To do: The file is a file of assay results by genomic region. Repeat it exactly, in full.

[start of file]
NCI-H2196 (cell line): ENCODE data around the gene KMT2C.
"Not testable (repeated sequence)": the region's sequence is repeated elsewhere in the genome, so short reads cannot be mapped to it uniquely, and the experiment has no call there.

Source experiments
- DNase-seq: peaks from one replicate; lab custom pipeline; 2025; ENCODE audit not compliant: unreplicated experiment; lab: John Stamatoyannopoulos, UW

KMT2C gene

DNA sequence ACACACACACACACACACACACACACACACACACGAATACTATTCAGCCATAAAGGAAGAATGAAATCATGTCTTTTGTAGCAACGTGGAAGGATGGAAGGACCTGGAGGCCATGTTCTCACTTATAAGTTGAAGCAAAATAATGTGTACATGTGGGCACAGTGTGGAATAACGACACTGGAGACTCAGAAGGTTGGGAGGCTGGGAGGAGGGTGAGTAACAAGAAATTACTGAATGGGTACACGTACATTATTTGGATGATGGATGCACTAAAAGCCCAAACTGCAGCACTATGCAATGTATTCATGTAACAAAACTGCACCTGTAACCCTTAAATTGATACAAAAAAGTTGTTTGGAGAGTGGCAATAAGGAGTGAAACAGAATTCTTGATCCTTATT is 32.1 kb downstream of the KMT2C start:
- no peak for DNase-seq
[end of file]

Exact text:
NCI-H2196 (cell line): ENCODE data around the gene KMT2C.
"Not testable (repeated sequence)": the region's sequence is repeated elsewhere in the genome, so short reads cannot be mapped to it uniquely, and the experiment has no call there.

Source experiments
- DNase-seq: peaks from one replicate; lab custom pipeline; 2025; ENCODE audit not compliant: unreplicated experiment; lab: John Stamatoyannopoulos, UW

KMT2C gene

DNA sequence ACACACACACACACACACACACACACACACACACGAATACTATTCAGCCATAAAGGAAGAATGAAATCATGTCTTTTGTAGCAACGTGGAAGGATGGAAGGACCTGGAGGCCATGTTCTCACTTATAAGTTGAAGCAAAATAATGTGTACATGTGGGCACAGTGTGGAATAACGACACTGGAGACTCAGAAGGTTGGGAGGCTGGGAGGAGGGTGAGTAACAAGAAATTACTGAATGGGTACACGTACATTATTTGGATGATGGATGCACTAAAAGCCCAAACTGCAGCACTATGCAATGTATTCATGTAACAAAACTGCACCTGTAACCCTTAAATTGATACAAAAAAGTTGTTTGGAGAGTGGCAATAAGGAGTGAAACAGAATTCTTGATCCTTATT is 32.1 kb downstream of the KMT2C start:
- no peak for DNase-seq